Sclerotinia white mould may occur in maturing lentil crops under high moisture conditions that promote vegetative growth and lodging, and can cause economic losses. Lentil crops are at increased risk to sclerotinia infection if grown in rotation with other susceptible crops, such as canola, pea, or sunflower. There are foliar fungicides registered for the control of sclerotinia stem rot on lentils. As with botrytis, achieving the necessary coverage of infected stems often makes treatment difficult.
Research completed at the University of Saskatchewan revealed that all lentil tissues, (i.e. leaves, stems, pods, and flowers), can be infected by spores of sclerotinia. Testing of plants at various ages that were infected with sclerotinia showed that plants older than six weeks were significantly more susceptible. This decrease in resistance, combined with wet weather late in the growing season and a heavy plant canopy, may explain why sclerotinia is more of a problem in maturing lentil crops.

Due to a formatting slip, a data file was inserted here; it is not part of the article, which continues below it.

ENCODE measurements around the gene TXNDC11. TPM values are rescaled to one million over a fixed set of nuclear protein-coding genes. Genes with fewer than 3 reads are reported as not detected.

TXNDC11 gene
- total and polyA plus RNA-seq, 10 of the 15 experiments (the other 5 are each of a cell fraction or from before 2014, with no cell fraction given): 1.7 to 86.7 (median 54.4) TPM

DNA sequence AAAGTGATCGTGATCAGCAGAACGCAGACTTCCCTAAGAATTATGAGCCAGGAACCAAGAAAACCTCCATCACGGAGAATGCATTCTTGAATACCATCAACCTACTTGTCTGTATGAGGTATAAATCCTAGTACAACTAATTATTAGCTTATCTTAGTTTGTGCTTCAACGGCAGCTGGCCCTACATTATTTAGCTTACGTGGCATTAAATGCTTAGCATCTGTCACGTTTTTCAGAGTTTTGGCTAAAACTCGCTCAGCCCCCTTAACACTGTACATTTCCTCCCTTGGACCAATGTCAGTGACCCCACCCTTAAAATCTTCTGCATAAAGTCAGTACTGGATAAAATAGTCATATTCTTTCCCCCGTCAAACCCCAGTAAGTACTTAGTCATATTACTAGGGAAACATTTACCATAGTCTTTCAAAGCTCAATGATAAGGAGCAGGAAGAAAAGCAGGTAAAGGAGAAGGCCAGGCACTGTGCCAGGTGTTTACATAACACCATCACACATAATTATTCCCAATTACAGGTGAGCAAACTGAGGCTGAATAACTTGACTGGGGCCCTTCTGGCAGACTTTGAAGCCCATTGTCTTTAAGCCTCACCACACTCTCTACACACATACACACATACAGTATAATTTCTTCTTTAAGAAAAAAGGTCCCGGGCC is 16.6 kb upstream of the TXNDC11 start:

Stemphylium blight has been identified in a number of lentil fields in Saskatchewan. The foliar disease has similar leaflet drop symptoms as anthracnose, and lesions on leaves similar to ascochyta blight. It has not yet been confirmed as causing significant yield losses because the disease tends to show up later in the growing season. The fungus thrives under warm (25°C to 30°C), wet conditions, but spores can germinate as low as 5°C, which may indicate infection can occur under cool, wet weather as well. There have been differences noted between lentil varieties regarding their susceptibility to stemphylium blight. Infection can cause seed staining, reduced seed size, and decreased germination rates.